Edit: RFC 7231 (Hypertext Transfer Protocol (HTTP/1.1): Semantics and Content) changes the meaning of 403:
Thus, a 403 might now mean about anything. Providing new credentials might help... or it might not.
This question was asked some time ago, but people's thinking moves on.
It reflects what happens in authentication & authorization schemes employed by a number of popular web-servers and frameworks.
I've emphasized the bit I think is most salient.
Whatever convention you use, the important thing is to provide uniformity across your site / API.
This is an older question, but one option that was never really brought up was to return a 404. From a security perspective, the highest voted answer suffers from a potential information leakage vulnerability. Say, for instance, that the secure web page in question is a system admin page, or perhaps more commonly, is a record in a system that the user doesn't have access to. Ideally you wouldn't want a malicious user to even know that there's a page / record there, let alone that they don't have access. When I'm building something like this, I'll try to record unauthenticate / unauthorized requests in an internal log, but return a 404.
OWASP has some more information about how an attacker could use this type of information as part of an attack.
You have stated two different cases; each case should have a different response:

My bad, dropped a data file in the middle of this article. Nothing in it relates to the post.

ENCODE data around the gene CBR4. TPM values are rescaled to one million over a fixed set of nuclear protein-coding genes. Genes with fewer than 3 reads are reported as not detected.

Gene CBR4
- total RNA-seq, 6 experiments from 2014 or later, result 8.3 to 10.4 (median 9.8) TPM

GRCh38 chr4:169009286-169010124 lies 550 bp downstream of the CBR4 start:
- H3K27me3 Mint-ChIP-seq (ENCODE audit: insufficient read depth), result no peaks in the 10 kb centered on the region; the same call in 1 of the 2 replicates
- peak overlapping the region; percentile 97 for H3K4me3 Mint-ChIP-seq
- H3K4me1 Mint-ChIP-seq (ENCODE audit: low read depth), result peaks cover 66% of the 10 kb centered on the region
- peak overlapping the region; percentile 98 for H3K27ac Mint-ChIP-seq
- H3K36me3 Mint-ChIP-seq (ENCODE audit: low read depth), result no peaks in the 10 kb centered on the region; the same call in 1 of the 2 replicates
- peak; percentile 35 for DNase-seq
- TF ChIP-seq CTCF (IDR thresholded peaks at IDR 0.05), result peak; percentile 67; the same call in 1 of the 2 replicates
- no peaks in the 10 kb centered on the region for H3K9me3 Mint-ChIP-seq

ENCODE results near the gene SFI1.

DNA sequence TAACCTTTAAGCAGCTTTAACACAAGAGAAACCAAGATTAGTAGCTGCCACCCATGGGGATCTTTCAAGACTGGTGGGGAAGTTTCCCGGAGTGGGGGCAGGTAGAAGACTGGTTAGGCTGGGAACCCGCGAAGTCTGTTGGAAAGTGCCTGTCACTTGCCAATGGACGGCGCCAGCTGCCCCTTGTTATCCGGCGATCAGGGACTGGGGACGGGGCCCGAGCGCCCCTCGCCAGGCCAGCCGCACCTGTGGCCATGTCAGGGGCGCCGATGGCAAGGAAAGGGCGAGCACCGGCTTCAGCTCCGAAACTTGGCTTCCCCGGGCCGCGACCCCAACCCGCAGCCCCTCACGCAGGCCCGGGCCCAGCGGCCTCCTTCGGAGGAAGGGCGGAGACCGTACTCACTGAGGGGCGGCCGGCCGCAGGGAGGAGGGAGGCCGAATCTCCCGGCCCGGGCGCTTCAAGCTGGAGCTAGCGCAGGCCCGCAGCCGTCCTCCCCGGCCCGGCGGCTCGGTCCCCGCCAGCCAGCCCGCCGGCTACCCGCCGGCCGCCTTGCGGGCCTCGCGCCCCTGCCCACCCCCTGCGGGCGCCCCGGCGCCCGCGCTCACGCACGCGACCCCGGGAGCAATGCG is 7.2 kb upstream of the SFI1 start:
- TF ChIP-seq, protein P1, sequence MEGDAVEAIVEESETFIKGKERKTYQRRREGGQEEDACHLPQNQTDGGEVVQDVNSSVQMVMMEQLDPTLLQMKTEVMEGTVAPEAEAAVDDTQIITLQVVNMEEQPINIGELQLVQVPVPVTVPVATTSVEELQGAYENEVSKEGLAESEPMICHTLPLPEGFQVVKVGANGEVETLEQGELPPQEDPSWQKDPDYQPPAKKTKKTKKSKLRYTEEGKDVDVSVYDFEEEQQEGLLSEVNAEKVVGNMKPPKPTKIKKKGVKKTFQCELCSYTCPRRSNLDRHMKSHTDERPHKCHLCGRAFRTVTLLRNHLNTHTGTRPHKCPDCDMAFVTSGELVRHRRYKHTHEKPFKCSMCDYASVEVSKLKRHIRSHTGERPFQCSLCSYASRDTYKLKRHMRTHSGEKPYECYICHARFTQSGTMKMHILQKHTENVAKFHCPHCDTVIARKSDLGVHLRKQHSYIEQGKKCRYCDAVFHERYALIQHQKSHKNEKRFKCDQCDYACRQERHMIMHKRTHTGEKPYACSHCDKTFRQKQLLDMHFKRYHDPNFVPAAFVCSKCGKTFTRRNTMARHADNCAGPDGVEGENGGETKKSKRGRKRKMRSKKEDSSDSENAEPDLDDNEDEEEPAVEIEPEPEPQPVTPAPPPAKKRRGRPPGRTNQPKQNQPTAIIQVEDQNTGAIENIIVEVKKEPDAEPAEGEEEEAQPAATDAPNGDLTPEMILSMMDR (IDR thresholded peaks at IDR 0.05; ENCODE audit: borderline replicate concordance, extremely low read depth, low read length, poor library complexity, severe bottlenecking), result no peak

If apache requires authentication (via
If nginx finds a file, but has no access rights (user/group) to read/access it, it will respond with
RFC (2616 Section 10)
401 Unauthorized (10.4.2)
Meaning 1: Need to authenticate
Meaning 2: Authentication insufficient
403 Forbidden (10.4.4)
Meaning: Unrelated to authentication
UNAUTHORIZED: Status code (401) indicating that the request requires authentication. User/agent unknown by the server. Can repeat with other credentials.
FORBIDDEN: Status code (403) indicating the server understood the request but refused to fulfill it. User/agent known by the server but has insufficient credentials. Repeating request will usually not work.
NOT FOUND: Status code (404) indicating that the requested resource is not available. User/agent known but server will not reveal anything about the resource, just do as if it does not exist. Repeating will not work. This is a special use of 404.
In the case of 401 vs 403, this has been answered many times. This is essentially a 'HTTP request environment' debate, not an 'application' debate.
There seems to be a question on the roll-your-own-login issue (application).
In this case, simply not being logged in is not sufficient to send a 401 or a 403, unless you use HTTP Auth vs a login page (not tied to setting HTTP Auth). It sounds like you may be looking for a "201 Created", with a roll-your-own-login screen present (instead of the requested resource) for the application-level access to a file. This says:
"I heard you, it's here, but try this instead (you are not allowed to see it)"
protected by Samuel Liew Oct 5 '15 at 9:20